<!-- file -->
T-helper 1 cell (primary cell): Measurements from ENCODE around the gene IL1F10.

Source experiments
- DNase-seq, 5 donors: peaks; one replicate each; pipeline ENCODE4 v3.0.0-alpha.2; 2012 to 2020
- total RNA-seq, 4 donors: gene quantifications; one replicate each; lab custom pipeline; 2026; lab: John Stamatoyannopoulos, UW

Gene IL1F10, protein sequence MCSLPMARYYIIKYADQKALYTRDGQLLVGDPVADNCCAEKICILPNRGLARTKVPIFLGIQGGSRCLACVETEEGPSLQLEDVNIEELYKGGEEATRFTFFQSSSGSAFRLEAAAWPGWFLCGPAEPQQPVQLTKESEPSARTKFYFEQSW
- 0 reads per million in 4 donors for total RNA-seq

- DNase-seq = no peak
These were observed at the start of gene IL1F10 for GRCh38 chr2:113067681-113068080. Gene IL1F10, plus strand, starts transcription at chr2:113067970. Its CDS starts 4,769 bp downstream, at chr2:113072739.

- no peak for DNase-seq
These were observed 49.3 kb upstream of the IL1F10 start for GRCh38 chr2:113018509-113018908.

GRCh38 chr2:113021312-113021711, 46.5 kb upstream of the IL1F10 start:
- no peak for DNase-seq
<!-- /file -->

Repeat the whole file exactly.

T-helper 1 cell (primary cell): Measurements from ENCODE around the gene IL1F10.

Source experiments
- DNase-seq, 5 donors: peaks; one replicate each; pipeline ENCODE4 v3.0.0-alpha.2; 2012 to 2020
- total RNA-seq, 4 donors: gene quantifications; one replicate each; lab custom pipeline; 2026; lab: John Stamatoyannopoulos, UW

Gene IL1F10, protein sequence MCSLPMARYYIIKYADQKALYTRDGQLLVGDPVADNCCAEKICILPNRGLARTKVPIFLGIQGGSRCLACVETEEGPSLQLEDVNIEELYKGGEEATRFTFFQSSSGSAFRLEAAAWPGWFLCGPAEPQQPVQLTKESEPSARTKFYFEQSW
- 0 reads per million in 4 donors for total RNA-seq

- DNase-seq = no peak
These were observed at the start of gene IL1F10 for GRCh38 chr2:113067681-113068080. Gene IL1F10, plus strand, starts transcription at chr2:113067970. Its CDS starts 4,769 bp downstream, at chr2:113072739.

- no peak for DNase-seq
These were observed 49.3 kb upstream of the IL1F10 start for GRCh38 chr2:113018509-113018908.

GRCh38 chr2:113021312-113021711, 46.5 kb upstream of the IL1F10 start:
- no peak for DNase-seq